Teacher Brooke Harris called this morning to discuss her recent dismissal as an English teacher at Pontiac Academy for Excellence Middle School. The 2-time teacher of the year told us that she was never given a real reason to why she was fired, when she says she was just trying to help her students do something meaningful...
JUST LISTEN FOR YOURSELF:
A few dozen people gathered at a Detroit church to rally against the the firing of a teacher whose students wanted to organize a fundraiser for Trayvon Martin's family.
Via Detroit News:
English teacher Brooke Harris, 26, said she's confused by her March dismissal from Pontiac Academy for Excellence Middle School.
On Tuesday night, clergy, community activists and others gathered at King Solomon Missionary Baptist to voice their displeasure over the teen's death, as well as Harris' dismissal. Harris said the idea for a fundraiser resulted from showing her eighth-grade journalism and yearbook class coverage of the slaying, and then asking them to write a short opinion piece.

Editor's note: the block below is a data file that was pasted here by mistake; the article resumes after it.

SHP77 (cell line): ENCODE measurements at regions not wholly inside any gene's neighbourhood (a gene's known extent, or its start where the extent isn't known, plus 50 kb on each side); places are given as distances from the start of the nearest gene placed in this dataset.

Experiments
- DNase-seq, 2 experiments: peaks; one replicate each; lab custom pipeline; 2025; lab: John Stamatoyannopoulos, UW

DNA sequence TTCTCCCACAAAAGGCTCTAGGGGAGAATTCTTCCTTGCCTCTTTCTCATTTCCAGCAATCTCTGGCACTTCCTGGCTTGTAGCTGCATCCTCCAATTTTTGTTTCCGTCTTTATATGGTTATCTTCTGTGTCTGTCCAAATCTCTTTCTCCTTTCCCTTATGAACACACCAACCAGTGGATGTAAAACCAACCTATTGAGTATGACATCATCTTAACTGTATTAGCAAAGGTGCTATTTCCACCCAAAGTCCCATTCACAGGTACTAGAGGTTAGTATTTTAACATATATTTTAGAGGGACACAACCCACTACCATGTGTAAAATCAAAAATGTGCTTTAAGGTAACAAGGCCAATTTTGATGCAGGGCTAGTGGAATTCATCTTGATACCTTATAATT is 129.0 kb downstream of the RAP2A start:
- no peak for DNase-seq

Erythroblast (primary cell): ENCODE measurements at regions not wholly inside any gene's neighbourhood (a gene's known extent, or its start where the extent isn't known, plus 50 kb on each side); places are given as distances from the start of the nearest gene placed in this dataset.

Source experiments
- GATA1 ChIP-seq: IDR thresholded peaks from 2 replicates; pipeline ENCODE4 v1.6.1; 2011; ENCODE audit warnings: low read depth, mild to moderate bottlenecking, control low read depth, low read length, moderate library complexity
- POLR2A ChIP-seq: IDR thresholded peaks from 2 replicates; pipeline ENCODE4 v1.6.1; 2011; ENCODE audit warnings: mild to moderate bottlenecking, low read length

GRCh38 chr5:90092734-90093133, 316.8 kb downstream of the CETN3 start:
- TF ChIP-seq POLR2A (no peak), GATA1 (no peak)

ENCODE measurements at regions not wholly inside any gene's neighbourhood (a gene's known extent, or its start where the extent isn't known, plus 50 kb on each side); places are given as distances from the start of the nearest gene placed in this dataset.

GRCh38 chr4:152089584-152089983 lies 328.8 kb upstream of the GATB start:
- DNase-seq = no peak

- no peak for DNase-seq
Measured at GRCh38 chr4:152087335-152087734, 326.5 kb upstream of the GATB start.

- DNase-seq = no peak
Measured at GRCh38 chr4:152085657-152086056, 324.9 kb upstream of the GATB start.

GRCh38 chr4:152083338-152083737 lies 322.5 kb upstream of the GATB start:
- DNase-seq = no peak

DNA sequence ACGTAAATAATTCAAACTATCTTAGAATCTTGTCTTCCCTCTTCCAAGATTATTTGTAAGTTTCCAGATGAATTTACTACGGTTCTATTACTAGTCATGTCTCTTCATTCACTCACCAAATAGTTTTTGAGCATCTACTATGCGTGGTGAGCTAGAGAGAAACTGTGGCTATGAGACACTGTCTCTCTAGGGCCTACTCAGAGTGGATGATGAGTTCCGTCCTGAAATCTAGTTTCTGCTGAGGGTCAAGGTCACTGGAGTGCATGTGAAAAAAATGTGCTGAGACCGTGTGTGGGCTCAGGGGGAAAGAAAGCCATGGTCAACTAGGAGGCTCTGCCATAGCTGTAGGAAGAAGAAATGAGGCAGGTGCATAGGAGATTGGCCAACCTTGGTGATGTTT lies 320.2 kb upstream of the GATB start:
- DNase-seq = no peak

Once a month, the school allows students to pay $1 to wear street clothes instead of their uniform, so students proposed that March 28 — the final class day before spring break — could be a day all students pay $1 to wear a hoodie, which is what Martin, 17, was wearing when he was killed.
Harris said the principal approved the idea, but Superintendent Jacqueline Cassell did not. The superintendent met with Harris and gave her a two-day suspension. While suspended, Harris said she went to the school's literacy fair to drop off prizes and act as a guardian for a student. Harris met with Cassell again and was given a two-week suspension.
"I asked her if she could please tell me what I did wrong to come to the first meeting," Harris said. "After I asked that question twice, she never gave me an answer — then she fired me."
On Tuesday, Harris said: "I didn't tell the kids, 'Let's go and do it anyway.' I was actually, literally, in the process of talking to my kids about what we could do instead when Cassell requested the meeting with me and told me that I needed to let it go."
Cassell said she couldn't discuss personnel matters, but that she wanted students to focus on learning, not activism."I'm a child of the civil rights movement," Cassell said. But "this is not the time in the school year" to distract students from academics. "In every situation, there are work rules," she said. "When rules are violated, there are consequences."
SOURCE: Detroit News